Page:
Paul Hoover, “God’s Promises”

God’s Promises (from
Paul Hoover

I, the Lord, will make barren
your fields and your fairways.
Your refrigerators will be empty,
no steaks and no leg bones,
no butter and no cornbread.
And I will remove your screen doors,
force the mosquitoes indoors
where you lie on the bed undead.
For my house you have not readied,
no flat screen and no broadband.
My habitation is a wasteland
of furniture from motel rooms.
I will send the ostrich and badger
in herds through your wrecked rooms;
your beds will be entered by turnstile;
the floor will seethe with bees.
For my house is but a prefab;
its roof lets in my rain.
Woe is the Lord of Heaven
who has no mansion on earth.
Cries are heard from my fish traps,
crows flap on my hat rack,
pandemonium at the threshold
as the owls and bats flit in.
Silence reigns in the last place
and the first place has no sway.
For my knife-edge is impatient,
my ledge crumbles like cake.
I have warned you to beware.
You await a handsome savior,
but the plain man draws near…



“Fields” to “fairways” seems to be the initial problem. We work, and that is well within divine order. We earn our keep, justly. Justice, however, isn’t happiness. Our happiness – here, our decadence – cuts apart animals (“steaks,” “leg bones”), creates substitutes for grains and vegetables (“butter,” “cornbread”).

Now the movement from “fields” to “refrigerators” has been sudden, and our narrator begins moving from an innermost coldness/stasis to something else. The narrator, “the Lord,” says we have not made His house ready, ambiguously adding “no flat screen and no broadband.” It is tempting to think we should exclude television and broadband from the house of the Lord, but these are the only two images that speak to the possibility of communication. We discuss explicitly his habitation. In ours, the mosquitoes were forced indoors. In his, even furniture belonging to no one was cast aside, constituting his domain. His world and our world converge, not through a threat, but through decay already occurring. “I will send” is very different from the previous “I will make barren” and “I will remove.” Buildings are left to decay now, and nature takes over. Successful people do go broke and end up sleeping in subways (“turnstiles”). Lying down to rest anywhere becomes a problem (“floor will seethe with bees”). The Sabbath is an appropriate respect for rest. It has been forgotten, and the plagues commence as a matter of course.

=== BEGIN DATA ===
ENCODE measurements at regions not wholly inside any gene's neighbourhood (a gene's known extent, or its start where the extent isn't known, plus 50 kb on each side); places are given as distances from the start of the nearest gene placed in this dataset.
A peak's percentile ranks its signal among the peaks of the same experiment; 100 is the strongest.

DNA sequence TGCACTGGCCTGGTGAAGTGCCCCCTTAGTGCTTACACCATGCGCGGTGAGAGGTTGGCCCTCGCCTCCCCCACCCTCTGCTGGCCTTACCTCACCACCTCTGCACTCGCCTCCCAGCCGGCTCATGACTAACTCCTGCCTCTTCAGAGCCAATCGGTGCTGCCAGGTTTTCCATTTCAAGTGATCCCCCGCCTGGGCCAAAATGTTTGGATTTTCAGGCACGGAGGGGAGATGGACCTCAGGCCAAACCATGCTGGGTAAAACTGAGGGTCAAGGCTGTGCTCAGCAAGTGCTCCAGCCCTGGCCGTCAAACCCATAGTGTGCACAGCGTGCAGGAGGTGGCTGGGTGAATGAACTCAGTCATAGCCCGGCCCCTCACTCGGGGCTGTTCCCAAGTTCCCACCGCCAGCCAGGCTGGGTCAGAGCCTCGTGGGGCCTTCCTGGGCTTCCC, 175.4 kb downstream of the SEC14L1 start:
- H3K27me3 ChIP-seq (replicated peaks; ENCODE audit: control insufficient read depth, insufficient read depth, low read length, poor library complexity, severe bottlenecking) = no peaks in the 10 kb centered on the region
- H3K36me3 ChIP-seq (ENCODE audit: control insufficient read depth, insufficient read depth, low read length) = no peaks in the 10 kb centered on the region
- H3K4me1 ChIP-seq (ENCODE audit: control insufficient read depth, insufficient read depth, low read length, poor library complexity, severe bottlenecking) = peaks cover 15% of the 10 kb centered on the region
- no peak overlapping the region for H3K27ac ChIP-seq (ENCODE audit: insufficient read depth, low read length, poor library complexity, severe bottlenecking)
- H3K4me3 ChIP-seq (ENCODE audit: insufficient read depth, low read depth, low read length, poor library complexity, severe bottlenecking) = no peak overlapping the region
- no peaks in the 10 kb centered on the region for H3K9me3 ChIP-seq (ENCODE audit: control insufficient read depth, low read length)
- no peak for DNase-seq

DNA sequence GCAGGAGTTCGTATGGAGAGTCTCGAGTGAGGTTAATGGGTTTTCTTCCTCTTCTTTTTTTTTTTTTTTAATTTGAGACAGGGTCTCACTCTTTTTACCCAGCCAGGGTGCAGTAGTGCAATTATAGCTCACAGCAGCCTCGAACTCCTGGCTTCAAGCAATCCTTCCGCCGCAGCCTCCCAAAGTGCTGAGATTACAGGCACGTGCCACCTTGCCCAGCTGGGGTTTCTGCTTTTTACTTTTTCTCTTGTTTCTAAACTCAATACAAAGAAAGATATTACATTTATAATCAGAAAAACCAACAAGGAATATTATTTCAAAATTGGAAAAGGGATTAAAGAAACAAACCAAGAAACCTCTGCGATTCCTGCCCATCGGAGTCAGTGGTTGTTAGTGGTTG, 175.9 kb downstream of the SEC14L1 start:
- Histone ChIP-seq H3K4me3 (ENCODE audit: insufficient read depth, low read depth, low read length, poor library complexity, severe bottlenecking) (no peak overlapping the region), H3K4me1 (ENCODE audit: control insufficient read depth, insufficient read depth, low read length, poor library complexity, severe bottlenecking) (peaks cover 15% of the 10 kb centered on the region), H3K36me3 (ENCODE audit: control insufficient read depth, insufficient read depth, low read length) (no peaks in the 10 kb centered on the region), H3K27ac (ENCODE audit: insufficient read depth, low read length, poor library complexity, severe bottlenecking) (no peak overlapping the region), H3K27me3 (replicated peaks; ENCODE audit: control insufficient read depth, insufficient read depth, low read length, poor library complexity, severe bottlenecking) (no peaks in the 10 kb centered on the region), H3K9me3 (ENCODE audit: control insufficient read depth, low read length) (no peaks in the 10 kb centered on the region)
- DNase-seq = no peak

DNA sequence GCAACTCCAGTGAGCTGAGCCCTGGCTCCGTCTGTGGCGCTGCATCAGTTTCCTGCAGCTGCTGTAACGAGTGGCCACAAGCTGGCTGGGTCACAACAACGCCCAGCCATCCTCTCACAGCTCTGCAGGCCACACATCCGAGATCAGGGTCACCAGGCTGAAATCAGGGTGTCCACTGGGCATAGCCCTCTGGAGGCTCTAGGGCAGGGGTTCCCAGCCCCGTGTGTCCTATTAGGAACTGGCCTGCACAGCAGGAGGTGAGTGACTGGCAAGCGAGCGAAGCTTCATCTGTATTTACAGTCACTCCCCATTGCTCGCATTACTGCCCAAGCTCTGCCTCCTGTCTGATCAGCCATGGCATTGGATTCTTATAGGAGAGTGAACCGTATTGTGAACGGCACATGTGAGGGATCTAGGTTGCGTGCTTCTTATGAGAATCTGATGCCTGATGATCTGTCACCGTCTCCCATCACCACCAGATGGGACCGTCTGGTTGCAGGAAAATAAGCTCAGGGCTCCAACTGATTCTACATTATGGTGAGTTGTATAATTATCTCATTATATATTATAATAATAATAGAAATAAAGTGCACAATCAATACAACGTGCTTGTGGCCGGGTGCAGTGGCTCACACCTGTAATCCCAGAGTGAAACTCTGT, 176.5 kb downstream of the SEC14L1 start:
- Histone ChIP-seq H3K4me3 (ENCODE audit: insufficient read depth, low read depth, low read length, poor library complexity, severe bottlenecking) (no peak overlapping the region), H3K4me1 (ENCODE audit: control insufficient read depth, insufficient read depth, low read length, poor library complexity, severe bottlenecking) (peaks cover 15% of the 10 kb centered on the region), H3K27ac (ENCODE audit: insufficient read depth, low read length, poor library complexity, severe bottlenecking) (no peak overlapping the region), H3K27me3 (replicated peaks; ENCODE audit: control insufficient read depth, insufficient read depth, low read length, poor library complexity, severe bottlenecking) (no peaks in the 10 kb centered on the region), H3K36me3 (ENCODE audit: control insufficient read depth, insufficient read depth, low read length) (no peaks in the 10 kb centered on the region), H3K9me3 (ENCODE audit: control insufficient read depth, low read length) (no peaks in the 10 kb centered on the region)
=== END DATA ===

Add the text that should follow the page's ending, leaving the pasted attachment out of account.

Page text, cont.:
The Lord lives in a shoddy house open to the rain. Our vices open the way to his virtue. “Woe is the Lord of Heaven / who has no mansion on earth:” this is literal, the Lord of Heaven is “Woe” itself. Man otherwise is only seen as animal, for he has placed himself there. He cannot be a fisher of men if men are petty and complain about the slightest discomfort. The uncovered head is a beastly lack of shame. All that is left of wisdom is dwelling in darkness (“owls and bats”). “Silence reigns in the last place / and the first place has no sway:” all things perish, but originated for higher purpose. They were to speak the glory of God. It is probably not incorrect to think of the Lord as Alpha and Omega here, too. He does not sway, and His Word was Creation.

God’s “knife-edge” is really our knife-edge. We’re the ones who only wanted cake. He never had any need of devices to communicate, real furnishings, a decent house, except to the degree He is all-in-all, for which we can be judged for failing to see Him in everyone, everyday.


  1. “Man other wise is only seen as animal, for he has placed him self there.”

    —thanks for sharing this one! Hope I can reblog this in tumblr. :)

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